If I can earn enough money by September, then I’ll go to Manhattan, to Kansas State College. There I’ll still need two years to get my electrical engineer diploma. Kansas State College is one of the best engineering schools in the States, so it’s much more expensive than McPherson, but it’s what I have to do. I’ve already gotten a job there that will bring in enough money for board and room, about four hours a day I’ll be working in the library as a translator. I had some difficulties in getting this job, and had to drive there three times, after a long exchange of letters; the folks naturally didn’t want to hire a German; you can imagine that there is a kind of hatred of Germans here that we have to put up with. - I’m going to rent a room there with another guy, where we’ll eventually be able to cook for ourselves, but we haven’t completely agreed on that yet.  

I’ve found a bunch of good friends here, but there isn’t anyone with whom I want to strike up a full friendship, there are too many differences in upbringing, values and interests for that.  There is a guy here who I’ve become friends with unlike with anyone else, he is twenty-five, studied literature and history, last year he got his diploma. He’s now trying to find a position as a high school teacher, but that’s rather difficult. He’s an outstanding scholar, writes good poetry, which he can publish off and on. We’re together at least twice a week and always have a good time. But despite that I feel rather alone in some of my connections, though I’m not complaining, since I know I have it better than most guys my age, and much better than I deserve.  

You should already know that Anni wrote to me, and we’re going to start writing to each other again. Gis, time has changed a lot for me in this respect, old wounds are healed, and the scar is only there to remind me of the good and to help me in my life going forward. I’m not tied down, and I think it’s good that way. I’m with girls a lot, we have classes together, all of student life is fully built around coeducation. If you go to a get-together, to a picnic or something along those lines, it’s always expected that a boy has a date. As long as it stays within good boundaries, and that is the case in most circles, I like that a lot; it simplifies social life and helps relieve the pressure than can otherwise so easily become disastrous. Overall the relationship between guys and girls is really pretty free and unhindered, a kiss means nothing in America, or at least in American colleges, and that is naturally not always such a good situation.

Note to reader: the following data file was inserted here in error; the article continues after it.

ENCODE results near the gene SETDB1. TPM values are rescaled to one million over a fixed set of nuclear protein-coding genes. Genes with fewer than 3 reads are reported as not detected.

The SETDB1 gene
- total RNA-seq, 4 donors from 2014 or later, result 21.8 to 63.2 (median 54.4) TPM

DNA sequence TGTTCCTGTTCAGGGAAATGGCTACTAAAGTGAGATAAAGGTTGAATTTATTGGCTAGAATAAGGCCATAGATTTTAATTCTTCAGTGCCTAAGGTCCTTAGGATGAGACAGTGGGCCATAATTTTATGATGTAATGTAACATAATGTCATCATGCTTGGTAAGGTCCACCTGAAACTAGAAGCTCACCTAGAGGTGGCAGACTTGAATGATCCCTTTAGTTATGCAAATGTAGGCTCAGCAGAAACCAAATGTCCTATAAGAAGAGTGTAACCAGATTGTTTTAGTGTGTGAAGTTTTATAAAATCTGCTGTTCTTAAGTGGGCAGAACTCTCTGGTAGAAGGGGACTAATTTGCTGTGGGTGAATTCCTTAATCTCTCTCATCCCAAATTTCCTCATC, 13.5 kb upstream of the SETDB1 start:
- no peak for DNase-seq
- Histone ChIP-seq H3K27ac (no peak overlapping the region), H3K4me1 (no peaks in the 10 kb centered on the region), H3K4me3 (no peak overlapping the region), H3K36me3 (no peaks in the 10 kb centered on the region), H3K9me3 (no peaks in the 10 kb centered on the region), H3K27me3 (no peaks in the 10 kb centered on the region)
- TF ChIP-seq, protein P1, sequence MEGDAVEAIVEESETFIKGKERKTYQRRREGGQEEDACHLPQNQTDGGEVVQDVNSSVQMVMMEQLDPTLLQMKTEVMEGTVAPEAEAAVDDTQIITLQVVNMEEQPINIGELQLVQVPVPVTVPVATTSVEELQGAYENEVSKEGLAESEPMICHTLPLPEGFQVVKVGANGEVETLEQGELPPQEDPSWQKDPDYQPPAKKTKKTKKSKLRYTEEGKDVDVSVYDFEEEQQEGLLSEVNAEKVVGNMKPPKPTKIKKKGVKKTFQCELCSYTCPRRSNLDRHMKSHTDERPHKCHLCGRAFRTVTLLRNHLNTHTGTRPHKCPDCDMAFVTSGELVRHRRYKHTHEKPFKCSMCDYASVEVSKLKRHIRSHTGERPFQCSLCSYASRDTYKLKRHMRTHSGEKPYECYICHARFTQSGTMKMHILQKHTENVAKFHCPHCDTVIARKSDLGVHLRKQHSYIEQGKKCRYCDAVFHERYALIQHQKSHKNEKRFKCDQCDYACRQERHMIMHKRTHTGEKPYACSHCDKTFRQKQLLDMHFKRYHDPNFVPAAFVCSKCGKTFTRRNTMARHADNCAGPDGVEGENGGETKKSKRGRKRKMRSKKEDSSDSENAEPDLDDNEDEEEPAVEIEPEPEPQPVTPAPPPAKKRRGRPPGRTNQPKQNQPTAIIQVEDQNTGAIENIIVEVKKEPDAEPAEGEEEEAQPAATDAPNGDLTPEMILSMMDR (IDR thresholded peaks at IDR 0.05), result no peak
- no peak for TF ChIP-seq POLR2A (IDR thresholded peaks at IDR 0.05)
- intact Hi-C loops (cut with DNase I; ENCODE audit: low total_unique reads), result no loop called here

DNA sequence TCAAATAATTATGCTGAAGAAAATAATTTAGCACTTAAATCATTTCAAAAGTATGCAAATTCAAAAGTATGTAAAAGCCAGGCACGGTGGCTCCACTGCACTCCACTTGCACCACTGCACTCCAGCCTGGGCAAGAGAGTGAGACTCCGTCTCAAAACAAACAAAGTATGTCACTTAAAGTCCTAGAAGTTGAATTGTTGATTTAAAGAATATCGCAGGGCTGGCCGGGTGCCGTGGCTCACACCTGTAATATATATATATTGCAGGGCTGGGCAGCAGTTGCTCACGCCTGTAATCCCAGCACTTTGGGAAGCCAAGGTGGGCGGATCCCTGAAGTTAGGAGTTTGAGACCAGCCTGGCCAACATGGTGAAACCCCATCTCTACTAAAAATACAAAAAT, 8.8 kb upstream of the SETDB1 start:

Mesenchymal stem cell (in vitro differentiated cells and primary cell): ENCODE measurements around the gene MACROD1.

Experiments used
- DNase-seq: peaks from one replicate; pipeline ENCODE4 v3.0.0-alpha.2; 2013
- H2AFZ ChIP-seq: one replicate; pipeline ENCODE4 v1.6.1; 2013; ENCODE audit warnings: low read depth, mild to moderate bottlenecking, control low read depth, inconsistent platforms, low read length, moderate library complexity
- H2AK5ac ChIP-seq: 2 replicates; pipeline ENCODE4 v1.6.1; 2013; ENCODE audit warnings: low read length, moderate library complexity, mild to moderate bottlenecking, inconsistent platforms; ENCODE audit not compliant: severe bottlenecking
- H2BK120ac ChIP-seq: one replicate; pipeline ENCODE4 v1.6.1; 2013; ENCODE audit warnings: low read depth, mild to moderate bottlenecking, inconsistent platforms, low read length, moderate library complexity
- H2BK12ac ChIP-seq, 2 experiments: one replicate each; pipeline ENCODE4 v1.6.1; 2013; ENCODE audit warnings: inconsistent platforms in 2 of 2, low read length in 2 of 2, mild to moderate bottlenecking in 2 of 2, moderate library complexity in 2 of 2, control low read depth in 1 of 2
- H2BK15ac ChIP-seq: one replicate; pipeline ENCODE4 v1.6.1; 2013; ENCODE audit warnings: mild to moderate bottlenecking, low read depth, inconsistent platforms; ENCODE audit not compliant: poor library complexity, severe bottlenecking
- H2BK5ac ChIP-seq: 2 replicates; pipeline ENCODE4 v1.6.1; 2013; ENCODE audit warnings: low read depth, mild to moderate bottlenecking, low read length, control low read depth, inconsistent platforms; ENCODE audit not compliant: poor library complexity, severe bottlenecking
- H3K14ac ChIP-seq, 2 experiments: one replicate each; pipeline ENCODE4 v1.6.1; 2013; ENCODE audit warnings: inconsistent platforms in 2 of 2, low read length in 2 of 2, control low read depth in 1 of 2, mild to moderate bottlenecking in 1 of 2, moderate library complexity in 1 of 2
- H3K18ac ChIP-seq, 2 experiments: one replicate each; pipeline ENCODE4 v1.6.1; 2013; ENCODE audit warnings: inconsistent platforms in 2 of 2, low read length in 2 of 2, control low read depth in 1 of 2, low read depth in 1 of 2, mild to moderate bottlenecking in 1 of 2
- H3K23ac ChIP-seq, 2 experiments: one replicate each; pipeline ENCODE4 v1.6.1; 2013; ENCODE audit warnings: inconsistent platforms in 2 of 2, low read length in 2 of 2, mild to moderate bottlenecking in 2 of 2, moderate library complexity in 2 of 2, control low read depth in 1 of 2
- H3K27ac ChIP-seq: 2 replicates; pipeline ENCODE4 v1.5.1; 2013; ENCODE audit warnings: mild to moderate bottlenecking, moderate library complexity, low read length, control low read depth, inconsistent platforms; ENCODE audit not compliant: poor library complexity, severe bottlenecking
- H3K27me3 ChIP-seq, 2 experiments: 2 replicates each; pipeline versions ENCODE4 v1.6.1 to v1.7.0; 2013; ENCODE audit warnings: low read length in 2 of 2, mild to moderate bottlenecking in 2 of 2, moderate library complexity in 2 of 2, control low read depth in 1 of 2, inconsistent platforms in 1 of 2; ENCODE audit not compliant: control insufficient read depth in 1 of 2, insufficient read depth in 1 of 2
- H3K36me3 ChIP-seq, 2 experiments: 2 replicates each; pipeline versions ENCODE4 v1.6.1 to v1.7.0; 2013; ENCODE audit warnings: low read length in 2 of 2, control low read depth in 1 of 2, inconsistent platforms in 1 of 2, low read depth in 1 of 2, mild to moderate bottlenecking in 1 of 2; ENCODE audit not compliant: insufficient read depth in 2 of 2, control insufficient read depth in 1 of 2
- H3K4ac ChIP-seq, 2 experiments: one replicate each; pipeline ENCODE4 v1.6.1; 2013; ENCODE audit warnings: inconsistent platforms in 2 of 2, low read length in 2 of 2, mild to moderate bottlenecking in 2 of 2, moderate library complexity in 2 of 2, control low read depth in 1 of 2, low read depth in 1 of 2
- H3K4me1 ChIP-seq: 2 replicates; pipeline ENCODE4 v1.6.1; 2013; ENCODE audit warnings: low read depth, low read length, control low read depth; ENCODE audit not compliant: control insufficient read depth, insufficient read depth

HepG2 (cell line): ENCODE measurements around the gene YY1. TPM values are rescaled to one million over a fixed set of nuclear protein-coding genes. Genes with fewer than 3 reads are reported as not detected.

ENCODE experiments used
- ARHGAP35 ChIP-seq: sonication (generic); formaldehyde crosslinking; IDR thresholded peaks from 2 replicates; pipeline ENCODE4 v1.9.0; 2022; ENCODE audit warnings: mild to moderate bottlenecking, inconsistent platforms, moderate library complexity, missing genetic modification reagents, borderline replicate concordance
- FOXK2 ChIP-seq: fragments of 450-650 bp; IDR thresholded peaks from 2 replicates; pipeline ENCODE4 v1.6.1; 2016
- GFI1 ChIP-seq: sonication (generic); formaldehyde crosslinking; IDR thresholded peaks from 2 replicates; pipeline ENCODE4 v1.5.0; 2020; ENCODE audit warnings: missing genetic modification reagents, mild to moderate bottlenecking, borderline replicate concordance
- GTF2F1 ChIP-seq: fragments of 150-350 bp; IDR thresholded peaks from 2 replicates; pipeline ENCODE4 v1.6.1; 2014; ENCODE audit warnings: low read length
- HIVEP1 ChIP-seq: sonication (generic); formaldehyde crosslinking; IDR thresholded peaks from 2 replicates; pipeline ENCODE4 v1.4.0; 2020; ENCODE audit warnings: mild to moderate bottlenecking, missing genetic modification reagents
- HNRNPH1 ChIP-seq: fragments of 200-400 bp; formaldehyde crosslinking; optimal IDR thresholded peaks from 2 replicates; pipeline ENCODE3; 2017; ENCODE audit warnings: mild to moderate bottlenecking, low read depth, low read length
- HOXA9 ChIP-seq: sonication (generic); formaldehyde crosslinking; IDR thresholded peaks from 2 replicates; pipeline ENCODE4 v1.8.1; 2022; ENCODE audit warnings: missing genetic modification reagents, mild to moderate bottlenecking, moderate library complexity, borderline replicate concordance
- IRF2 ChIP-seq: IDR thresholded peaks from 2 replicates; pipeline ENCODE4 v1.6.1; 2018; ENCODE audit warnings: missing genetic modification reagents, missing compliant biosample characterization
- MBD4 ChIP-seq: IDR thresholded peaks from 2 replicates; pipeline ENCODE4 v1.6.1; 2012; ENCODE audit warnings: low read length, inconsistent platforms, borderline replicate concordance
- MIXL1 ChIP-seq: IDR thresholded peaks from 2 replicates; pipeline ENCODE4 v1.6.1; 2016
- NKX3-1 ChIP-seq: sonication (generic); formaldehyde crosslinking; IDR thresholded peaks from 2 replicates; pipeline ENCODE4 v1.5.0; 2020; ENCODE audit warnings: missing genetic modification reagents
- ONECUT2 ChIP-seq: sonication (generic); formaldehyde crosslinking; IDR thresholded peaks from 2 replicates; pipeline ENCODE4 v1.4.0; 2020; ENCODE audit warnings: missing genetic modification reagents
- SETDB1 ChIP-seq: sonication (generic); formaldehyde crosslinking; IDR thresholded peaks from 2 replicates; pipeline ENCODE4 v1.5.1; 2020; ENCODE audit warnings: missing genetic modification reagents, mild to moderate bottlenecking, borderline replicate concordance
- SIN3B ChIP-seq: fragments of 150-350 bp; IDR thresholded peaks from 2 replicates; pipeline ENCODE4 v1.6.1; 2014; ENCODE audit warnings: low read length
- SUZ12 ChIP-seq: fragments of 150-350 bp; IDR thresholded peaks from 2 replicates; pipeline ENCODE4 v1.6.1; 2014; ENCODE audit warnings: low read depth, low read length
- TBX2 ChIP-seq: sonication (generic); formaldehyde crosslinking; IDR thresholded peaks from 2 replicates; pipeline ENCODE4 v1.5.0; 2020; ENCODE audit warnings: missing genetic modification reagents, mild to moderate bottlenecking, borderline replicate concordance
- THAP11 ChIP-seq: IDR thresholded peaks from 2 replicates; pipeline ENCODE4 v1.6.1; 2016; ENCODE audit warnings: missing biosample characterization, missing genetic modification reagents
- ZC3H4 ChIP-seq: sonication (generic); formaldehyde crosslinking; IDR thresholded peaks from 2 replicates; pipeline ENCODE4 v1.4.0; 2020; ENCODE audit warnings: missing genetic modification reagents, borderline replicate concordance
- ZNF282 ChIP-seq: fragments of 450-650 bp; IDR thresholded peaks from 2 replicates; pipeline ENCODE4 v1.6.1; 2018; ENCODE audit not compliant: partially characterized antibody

Every Sunday here I go loyally and dutifully to Sunday School and church. Not that I belong to any church, or even have the slightest intention of belonging to one, but one reason is that McPherson College is supported by a church and thus I already went for diplomatic reasons, but another reason is that here you usually meet more interesting and thinking people in church circles than outside of them. There’s no Quaker group in McPherson, about 80 kilometers from here is a Quaker university, but seeing as I don’t have a car, I naturally can’t go there often. Last semester here at McPherson College I drummed up a group of religiously-interested guys and girls, and we held a little meeting every Wednesday morning before breakfast. That was an interesting experiment, and we usually had at least six or more in attendance. There wouldn’t be any point in beginning a real Quaker group, since we already have a Student Christian Movement, an International Relations Club, and many other similar groups on campus, which provide enough opportunity for religious, spiritual and intellectual life.  

I’m now having some difficulties in securing my status here. I’ve applied for naturalization, but as you well know, you have to sign some things for that that are impossible for me to sign if I want to remain true to my conscience. On the other hand, my mother can only come here once this matter is fully settled, so I don’t know exactly what I should do; you know well what I’m talking about.  

It’s already late now and I have to be up early tomorrow. Be well, Gis, and keep fighting life, because few people can do it as well as you! It could be that we won’t be able to send mail to Europe anymore soon, but I know that we won’t become strangers to each other, even if we can’t write; as long as we can write, though, let’s do! Thanks very much for your picture, I was so happy to get it, it’s really an especially good one! I hope my picture looks somewhat like me, you know, a person can never judge that for themselves.  - I’ll wait impatiently for another letter from you soon.

In heartfelt friendship,